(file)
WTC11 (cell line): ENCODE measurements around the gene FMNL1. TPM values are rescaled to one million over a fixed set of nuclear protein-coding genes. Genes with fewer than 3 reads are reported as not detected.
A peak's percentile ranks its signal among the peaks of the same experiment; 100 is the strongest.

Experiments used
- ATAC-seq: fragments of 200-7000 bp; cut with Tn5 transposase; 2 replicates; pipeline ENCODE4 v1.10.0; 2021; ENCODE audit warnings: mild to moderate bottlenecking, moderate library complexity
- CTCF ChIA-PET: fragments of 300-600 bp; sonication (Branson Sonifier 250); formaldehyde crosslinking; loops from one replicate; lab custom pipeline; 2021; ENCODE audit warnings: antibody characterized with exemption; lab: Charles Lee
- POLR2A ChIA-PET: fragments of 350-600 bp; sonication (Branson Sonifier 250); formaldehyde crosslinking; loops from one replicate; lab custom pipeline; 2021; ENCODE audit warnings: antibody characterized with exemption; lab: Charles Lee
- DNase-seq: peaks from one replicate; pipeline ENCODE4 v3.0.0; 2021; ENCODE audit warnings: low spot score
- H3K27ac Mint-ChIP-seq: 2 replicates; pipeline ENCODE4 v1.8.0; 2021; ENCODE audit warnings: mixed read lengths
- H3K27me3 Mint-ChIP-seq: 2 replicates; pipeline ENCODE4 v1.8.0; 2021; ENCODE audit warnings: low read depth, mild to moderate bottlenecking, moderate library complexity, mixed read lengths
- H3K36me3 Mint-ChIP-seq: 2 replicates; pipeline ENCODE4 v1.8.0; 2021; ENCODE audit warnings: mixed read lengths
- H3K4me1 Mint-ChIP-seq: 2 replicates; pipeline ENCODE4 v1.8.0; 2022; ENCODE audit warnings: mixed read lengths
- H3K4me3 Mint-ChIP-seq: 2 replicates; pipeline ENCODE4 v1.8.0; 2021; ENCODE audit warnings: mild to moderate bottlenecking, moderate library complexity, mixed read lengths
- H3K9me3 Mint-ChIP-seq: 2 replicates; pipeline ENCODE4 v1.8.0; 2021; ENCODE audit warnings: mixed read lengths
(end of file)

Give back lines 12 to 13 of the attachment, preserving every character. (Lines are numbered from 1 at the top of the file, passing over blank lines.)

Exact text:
- H3K4me3 Mint-ChIP-seq: 2 replicates; pipeline ENCODE4 v1.8.0; 2021; ENCODE audit warnings: mild to moderate bottlenecking, moderate library complexity, mixed read lengths
- H3K9me3 Mint-ChIP-seq: 2 replicates; pipeline ENCODE4 v1.8.0; 2021; ENCODE audit warnings: mixed read lengths